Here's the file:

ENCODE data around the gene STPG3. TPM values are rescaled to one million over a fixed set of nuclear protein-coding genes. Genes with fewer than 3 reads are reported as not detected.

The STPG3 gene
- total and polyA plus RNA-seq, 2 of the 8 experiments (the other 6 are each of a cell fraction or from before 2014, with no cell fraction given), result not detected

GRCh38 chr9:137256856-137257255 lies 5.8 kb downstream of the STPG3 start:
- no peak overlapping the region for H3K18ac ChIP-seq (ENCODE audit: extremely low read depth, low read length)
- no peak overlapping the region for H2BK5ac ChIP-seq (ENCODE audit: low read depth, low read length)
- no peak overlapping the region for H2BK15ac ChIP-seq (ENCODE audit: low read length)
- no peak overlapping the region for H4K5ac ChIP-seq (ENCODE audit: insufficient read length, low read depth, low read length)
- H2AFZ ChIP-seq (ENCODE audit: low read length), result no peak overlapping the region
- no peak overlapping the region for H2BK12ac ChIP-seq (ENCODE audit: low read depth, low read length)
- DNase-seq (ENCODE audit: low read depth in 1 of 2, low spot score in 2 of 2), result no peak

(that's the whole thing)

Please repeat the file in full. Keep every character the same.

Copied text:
ENCODE data around the gene STPG3. TPM values are rescaled to one million over a fixed set of nuclear protein-coding genes. Genes with fewer than 3 reads are reported as not detected.

The STPG3 gene
- total and polyA plus RNA-seq, 2 of the 8 experiments (the other 6 are each of a cell fraction or from before 2014, with no cell fraction given), result not detected

GRCh38 chr9:137256856-137257255 lies 5.8 kb downstream of the STPG3 start:
- no peak overlapping the region for H3K18ac ChIP-seq (ENCODE audit: extremely low read depth, low read length)
- no peak overlapping the region for H2BK5ac ChIP-seq (ENCODE audit: low read depth, low read length)
- no peak overlapping the region for H2BK15ac ChIP-seq (ENCODE audit: low read length)
- no peak overlapping the region for H4K5ac ChIP-seq (ENCODE audit: insufficient read length, low read depth, low read length)
- H2AFZ ChIP-seq (ENCODE audit: low read length), result no peak overlapping the region
- no peak overlapping the region for H2BK12ac ChIP-seq (ENCODE audit: low read depth, low read length)
- DNase-seq (ENCODE audit: low read depth in 1 of 2, low spot score in 2 of 2), result no peak